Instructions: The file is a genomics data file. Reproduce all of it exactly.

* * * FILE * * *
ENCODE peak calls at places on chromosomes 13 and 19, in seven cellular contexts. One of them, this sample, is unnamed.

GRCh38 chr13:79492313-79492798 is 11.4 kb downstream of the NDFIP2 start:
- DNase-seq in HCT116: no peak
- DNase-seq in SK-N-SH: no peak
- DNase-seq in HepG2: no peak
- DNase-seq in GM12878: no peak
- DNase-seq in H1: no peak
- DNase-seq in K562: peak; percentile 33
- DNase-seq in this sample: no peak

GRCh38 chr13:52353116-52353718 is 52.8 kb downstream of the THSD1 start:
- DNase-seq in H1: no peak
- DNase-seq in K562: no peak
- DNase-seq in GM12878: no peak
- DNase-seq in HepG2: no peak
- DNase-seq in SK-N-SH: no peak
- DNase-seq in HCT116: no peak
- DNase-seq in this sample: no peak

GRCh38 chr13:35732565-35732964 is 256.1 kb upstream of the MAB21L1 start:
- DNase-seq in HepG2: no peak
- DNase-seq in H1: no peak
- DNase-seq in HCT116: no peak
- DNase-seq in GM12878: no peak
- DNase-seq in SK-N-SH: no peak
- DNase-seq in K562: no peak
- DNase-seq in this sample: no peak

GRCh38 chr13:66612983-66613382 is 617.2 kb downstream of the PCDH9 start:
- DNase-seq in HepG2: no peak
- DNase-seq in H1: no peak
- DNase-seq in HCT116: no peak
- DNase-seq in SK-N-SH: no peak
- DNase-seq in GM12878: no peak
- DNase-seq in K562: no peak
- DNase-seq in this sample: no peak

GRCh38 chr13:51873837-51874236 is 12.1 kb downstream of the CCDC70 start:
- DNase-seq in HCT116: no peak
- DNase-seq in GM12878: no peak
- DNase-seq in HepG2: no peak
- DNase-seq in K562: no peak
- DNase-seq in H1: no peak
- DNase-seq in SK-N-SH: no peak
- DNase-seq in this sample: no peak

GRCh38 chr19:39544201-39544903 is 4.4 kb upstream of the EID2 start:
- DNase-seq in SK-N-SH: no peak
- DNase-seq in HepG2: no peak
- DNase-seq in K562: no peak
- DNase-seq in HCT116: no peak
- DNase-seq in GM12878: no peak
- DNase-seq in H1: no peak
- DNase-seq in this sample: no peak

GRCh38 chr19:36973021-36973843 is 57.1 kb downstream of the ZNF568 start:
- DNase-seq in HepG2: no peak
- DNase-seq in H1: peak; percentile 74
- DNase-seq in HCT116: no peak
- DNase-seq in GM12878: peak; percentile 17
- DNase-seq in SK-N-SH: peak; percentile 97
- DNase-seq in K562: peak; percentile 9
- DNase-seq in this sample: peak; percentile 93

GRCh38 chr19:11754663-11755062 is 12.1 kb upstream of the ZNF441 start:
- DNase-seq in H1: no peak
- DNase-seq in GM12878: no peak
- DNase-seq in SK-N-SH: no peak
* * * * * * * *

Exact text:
ENCODE peak calls at places on chromosomes 13 and 19, in seven cellular contexts. One of them, this sample, is unnamed.

GRCh38 chr13:79492313-79492798 is 11.4 kb downstream of the NDFIP2 start:
- DNase-seq in HCT116: no peak
- DNase-seq in SK-N-SH: no peak
- DNase-seq in HepG2: no peak
- DNase-seq in GM12878: no peak
- DNase-seq in H1: no peak
- DNase-seq in K562: peak; percentile 33
- DNase-seq in this sample: no peak

GRCh38 chr13:52353116-52353718 is 52.8 kb downstream of the THSD1 start:
- DNase-seq in H1: no peak
- DNase-seq in K562: no peak
- DNase-seq in GM12878: no peak
- DNase-seq in HepG2: no peak
- DNase-seq in SK-N-SH: no peak
- DNase-seq in HCT116: no peak
- DNase-seq in this sample: no peak

GRCh38 chr13:35732565-35732964 is 256.1 kb upstream of the MAB21L1 start:
- DNase-seq in HepG2: no peak
- DNase-seq in H1: no peak
- DNase-seq in HCT116: no peak
- DNase-seq in GM12878: no peak
- DNase-seq in SK-N-SH: no peak
- DNase-seq in K562: no peak
- DNase-seq in this sample: no peak

GRCh38 chr13:66612983-66613382 is 617.2 kb downstream of the PCDH9 start:
- DNase-seq in HepG2: no peak
- DNase-seq in H1: no peak
- DNase-seq in HCT116: no peak
- DNase-seq in SK-N-SH: no peak
- DNase-seq in GM12878: no peak
- DNase-seq in K562: no peak
- DNase-seq in this sample: no peak

GRCh38 chr13:51873837-51874236 is 12.1 kb downstream of the CCDC70 start:
- DNase-seq in HCT116: no peak
- DNase-seq in GM12878: no peak
- DNase-seq in HepG2: no peak
- DNase-seq in K562: no peak
- DNase-seq in H1: no peak
- DNase-seq in SK-N-SH: no peak
- DNase-seq in this sample: no peak

GRCh38 chr19:39544201-39544903 is 4.4 kb upstream of the EID2 start:
- DNase-seq in SK-N-SH: no peak
- DNase-seq in HepG2: no peak
- DNase-seq in K562: no peak
- DNase-seq in HCT116: no peak
- DNase-seq in GM12878: no peak
- DNase-seq in H1: no peak
- DNase-seq in this sample: no peak

GRCh38 chr19:36973021-36973843 is 57.1 kb downstream of the ZNF568 start:
- DNase-seq in HepG2: no peak
- DNase-seq in H1: peak; percentile 74
- DNase-seq in HCT116: no peak
- DNase-seq in GM12878: peak; percentile 17
- DNase-seq in SK-N-SH: peak; percentile 97
- DNase-seq in K562: peak; percentile 9
- DNase-seq in this sample: peak; percentile 93

GRCh38 chr19:11754663-11755062 is 12.1 kb upstream of the ZNF441 start:
- DNase-seq in H1: no peak
- DNase-seq in GM12878: no peak
- DNase-seq in SK-N-SH: no peak